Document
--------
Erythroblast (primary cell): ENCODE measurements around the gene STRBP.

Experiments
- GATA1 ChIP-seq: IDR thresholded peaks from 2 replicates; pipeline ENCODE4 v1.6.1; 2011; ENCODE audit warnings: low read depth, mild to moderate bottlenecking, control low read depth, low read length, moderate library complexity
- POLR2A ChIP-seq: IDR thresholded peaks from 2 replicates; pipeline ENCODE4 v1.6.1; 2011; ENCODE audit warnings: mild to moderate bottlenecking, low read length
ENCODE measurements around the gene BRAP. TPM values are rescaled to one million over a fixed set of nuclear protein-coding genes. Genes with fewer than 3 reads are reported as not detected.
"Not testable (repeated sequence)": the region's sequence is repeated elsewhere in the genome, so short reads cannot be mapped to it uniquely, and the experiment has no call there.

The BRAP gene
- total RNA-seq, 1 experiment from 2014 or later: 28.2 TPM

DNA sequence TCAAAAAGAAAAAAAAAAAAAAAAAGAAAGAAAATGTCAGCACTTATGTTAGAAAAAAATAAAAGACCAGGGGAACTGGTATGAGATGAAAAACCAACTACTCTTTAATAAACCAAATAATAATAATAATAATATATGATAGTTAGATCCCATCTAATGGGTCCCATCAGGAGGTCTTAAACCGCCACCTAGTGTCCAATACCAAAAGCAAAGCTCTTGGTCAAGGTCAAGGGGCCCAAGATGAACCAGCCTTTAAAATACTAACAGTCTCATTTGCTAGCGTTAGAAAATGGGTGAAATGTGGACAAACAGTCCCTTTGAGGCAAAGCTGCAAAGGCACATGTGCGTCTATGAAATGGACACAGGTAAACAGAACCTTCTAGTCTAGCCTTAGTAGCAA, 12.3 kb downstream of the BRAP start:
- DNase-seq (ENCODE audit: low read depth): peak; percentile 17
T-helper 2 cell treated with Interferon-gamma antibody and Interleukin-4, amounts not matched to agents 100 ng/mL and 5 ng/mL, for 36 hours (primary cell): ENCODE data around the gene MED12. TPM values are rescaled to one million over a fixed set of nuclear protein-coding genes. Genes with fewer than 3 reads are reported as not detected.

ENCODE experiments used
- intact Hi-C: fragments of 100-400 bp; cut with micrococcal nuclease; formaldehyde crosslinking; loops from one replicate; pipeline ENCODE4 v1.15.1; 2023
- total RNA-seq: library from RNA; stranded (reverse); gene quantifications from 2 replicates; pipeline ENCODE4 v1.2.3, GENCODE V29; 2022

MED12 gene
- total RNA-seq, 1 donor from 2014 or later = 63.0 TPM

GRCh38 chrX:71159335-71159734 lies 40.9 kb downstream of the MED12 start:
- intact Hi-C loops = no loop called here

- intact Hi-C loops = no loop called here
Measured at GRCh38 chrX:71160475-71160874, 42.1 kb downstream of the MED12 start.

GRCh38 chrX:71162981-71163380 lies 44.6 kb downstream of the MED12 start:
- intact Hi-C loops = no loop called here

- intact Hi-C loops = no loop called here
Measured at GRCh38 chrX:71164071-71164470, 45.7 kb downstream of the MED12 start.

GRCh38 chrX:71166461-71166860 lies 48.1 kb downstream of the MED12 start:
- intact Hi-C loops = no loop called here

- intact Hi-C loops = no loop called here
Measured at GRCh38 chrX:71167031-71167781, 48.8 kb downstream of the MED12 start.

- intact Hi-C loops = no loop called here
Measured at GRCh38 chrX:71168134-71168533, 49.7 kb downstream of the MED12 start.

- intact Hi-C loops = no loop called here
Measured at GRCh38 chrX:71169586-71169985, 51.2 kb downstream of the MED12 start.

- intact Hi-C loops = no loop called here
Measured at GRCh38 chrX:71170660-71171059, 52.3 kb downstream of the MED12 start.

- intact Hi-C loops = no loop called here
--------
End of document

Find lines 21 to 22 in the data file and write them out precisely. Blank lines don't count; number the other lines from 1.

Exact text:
GRCh38 chrX:71162981-71163380 lies 44.6 kb downstream of the MED12 start:
- intact Hi-C loops = no loop called here